This might be a requirement if you want to attract investment, for example, because it’s a useful indicator of profitability across financial periods and showing business equity.

Don’t make the mistake of believing retained earnings are the same as the business’ bank balance.

Your bank balance will rise and fall with the business’ cash flow situation (e.g. received payments and spending), but the retained earnings are only affected by the current period’s net income/loss figure.

Nor are the retained earnings the same as the cash asset figure.

Never forget that retained earnings is equity – so should not appear anywhere in the assets and liabilities parts of your balance sheet.

The reserve account is drawn from retained earnings, but the key difference is reserves have a defined purpose – for example, to pay down an anticipated future debt.

Reserves appear in the liabilities section of the balance sheet, while retained earnings appear in the equity section.

It’s also possible to create a retained earnings statement, alongside your regular balance sheet and income statement/profit and loss.

This helps investors in particular get a snapshot view of the profitability of your business.

Usually, the retained earnings statement is very simple and shows the calculations as described below in the next section.

Calculating retained earnings on your balance sheet is very simple. You can use a basic accounting formula:

Retained earnings = opening retained earnings + net income/loss – dividends

Let’s look at this in more detail to see what affects the retained earnings account, assuming you’re creating a balance sheet for the current accounting period.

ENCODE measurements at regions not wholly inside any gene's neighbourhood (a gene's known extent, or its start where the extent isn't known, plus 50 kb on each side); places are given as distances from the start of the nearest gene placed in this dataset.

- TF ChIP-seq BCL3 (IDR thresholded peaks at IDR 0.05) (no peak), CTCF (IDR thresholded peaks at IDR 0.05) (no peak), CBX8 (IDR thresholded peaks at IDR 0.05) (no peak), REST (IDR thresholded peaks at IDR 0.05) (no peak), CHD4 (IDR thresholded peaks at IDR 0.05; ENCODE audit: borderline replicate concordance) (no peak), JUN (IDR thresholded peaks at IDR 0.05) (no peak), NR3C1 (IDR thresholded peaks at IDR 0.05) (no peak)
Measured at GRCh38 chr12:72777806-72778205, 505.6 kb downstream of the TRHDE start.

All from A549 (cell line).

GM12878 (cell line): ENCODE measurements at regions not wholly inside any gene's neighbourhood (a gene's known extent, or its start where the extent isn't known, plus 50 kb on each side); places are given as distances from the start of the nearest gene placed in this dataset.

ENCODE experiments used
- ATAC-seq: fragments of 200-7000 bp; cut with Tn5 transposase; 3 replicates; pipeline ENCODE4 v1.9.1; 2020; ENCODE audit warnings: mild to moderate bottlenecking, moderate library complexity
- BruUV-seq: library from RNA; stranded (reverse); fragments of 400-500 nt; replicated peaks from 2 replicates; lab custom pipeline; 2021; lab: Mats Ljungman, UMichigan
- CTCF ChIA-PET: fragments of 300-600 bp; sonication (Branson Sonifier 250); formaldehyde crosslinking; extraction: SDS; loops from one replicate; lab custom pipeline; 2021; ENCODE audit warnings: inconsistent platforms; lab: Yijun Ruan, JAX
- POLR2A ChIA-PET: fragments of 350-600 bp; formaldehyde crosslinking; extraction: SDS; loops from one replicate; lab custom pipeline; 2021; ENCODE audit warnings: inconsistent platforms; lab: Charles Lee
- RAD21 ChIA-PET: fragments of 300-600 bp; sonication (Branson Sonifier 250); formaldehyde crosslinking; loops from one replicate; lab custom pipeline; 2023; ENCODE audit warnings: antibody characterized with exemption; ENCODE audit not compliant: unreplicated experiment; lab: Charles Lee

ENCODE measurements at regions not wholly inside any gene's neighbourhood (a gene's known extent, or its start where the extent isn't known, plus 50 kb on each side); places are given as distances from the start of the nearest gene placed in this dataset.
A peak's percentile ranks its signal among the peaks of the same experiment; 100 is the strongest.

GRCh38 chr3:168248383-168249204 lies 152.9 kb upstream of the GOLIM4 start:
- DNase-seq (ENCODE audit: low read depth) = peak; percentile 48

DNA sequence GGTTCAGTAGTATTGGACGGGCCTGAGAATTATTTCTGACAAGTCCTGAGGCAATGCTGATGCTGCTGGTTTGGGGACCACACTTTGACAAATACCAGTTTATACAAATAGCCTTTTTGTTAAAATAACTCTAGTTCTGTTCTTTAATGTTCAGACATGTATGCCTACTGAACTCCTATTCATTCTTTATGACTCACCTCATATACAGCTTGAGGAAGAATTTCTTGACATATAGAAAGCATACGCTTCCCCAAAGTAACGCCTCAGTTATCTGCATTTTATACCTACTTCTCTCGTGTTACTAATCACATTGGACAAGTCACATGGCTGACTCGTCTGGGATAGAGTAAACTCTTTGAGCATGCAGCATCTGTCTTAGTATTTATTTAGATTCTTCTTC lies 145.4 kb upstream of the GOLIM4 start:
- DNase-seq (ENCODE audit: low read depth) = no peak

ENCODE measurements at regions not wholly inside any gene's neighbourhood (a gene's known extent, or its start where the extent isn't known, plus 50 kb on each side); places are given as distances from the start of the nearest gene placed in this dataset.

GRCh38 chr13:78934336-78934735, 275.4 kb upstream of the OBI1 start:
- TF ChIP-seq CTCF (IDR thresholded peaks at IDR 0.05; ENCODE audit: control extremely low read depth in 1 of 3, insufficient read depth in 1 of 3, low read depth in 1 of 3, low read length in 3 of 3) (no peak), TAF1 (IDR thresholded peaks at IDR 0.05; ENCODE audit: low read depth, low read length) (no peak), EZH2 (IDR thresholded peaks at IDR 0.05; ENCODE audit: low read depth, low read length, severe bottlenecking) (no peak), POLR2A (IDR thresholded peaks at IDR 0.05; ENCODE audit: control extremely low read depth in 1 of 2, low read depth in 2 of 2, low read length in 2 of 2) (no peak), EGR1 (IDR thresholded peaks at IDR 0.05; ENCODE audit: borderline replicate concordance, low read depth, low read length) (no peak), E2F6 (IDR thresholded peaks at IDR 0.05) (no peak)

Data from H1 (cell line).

Here we’ll look at how to calculate retained earnings for the end of the third quarter (Q3) in a fictitious business.

1. Look at the balance sheet

We start by looking to the Q2 balance sheet. You’ll need the final retained earnings figure from this.

Let’s say it’s £10,000.

If your business is brand new then the starting retained earnings figure will be £0.

2. Make deductions

Assuming your business isn’t new, deduct from the retained earnings figure any dividends that you want to pay from Q2 to yourself, other owners of the business, or shareholders.

Let’s say you decide to take £3,000 as a dividend.

Therefore, your retained earnings figure will now be £7,000.

3. Make additions

Add this retained earnings figure of £7,000 to the Q3 balance sheet in the retained earnings section under the equity section.

4. Final calculations

Finally, add the current net income/earnings figure, listed on your Q3 income statement/profit and loss, to the retained earnings figure for Q3.

If you’re using a spreadsheet, you might create a formula that automatically does this.

To carry on our example, if your income statement/profit and loss shows net income as £5,000 for Q3, then your closing retained earnings figure on the balance sheet for the Q3 period is £12,000 (that is, £7,000 + £5,000 = £12,000).

Final thoughts on retained earnings

Retained earnings is one of those financial matters that might not seem important for smaller or newer businesses.

But it’s very important to at least gain an understanding of what it means, even if you’re not directly accounting for it yet (for example, if your business accounting doesn’t really get much beyond a profit and loss statement).

Knowing and understanding your retained earnings figure can help with business growth.

But, more than this, those who want to invest in your business will expect you to understand its importance because they’re investing not only in your business but also in you.

And if you’re taking care of your basic accounting, then it could be viewed as a sign of a well-run business.